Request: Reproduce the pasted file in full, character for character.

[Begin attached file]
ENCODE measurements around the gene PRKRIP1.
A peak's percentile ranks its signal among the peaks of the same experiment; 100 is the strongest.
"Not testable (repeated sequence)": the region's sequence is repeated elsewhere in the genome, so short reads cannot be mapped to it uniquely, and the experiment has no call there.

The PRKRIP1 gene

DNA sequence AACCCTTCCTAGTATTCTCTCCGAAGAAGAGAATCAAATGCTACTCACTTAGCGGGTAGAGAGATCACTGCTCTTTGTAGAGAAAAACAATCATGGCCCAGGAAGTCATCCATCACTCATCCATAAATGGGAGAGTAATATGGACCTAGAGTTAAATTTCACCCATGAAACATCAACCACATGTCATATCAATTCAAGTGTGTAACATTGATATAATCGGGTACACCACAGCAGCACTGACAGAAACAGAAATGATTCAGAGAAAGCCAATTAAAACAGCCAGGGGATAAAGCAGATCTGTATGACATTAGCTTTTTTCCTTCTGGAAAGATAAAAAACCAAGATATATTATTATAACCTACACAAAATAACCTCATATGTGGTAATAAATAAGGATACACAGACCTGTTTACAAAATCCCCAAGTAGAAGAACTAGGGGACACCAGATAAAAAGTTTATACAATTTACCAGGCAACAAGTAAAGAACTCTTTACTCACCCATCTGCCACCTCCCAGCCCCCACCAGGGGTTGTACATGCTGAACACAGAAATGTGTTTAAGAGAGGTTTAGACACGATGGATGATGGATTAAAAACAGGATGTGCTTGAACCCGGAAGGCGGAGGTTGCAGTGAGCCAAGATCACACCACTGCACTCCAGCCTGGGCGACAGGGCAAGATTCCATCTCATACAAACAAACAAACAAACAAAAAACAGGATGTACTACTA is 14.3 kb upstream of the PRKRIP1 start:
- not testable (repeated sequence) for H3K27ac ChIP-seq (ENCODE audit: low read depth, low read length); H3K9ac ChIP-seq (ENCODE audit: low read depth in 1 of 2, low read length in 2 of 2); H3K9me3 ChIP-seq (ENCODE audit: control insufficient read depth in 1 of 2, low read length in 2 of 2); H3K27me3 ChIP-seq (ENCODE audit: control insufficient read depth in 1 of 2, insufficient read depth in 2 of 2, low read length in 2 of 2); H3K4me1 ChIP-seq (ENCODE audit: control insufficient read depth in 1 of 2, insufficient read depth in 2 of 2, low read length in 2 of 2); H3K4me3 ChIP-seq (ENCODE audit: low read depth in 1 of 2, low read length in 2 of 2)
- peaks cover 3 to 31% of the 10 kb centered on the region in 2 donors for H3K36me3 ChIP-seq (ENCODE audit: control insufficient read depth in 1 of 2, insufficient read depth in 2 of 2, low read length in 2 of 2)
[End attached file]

ENCODE measurements around the gene PRKRIP1.
A peak's percentile ranks its signal among the peaks of the same experiment; 100 is the strongest.
"Not testable (repeated sequence)": the region's sequence is repeated elsewhere in the genome, so short reads cannot be mapped to it uniquely, and the experiment has no call there.

The PRKRIP1 gene

DNA sequence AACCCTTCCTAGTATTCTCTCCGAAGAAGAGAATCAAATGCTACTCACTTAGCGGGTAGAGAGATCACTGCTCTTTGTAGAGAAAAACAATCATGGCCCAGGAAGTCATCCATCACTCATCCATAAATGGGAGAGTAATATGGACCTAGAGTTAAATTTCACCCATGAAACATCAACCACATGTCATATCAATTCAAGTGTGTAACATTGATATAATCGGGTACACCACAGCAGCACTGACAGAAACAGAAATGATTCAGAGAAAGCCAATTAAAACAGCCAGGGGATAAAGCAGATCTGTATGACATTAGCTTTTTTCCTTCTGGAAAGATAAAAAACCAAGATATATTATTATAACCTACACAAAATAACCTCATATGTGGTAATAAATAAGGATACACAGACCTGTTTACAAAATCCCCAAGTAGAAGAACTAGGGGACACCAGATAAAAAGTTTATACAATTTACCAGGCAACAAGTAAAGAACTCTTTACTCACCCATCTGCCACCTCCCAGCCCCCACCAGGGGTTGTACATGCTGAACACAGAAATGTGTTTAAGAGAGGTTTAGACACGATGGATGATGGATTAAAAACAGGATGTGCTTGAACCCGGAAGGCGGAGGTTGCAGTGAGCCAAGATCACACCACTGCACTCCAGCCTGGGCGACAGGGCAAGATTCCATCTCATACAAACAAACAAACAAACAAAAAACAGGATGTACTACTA is 14.3 kb upstream of the PRKRIP1 start:
- not testable (repeated sequence) for H3K27ac ChIP-seq (ENCODE audit: low read depth, low read length); H3K9ac ChIP-seq (ENCODE audit: low read depth in 1 of 2, low read length in 2 of 2); H3K9me3 ChIP-seq (ENCODE audit: control insufficient read depth in 1 of 2, low read length in 2 of 2); H3K27me3 ChIP-seq (ENCODE audit: control insufficient read depth in 1 of 2, insufficient read depth in 2 of 2, low read length in 2 of 2); H3K4me1 ChIP-seq (ENCODE audit: control insufficient read depth in 1 of 2, insufficient read depth in 2 of 2, low read length in 2 of 2); H3K4me3 ChIP-seq (ENCODE audit: low read depth in 1 of 2, low read length in 2 of 2)
- peaks cover 3 to 31% of the 10 kb centered on the region in 2 donors for H3K36me3 ChIP-seq (ENCODE audit: control insufficient read depth in 1 of 2, insufficient read depth in 2 of 2, low read length in 2 of 2)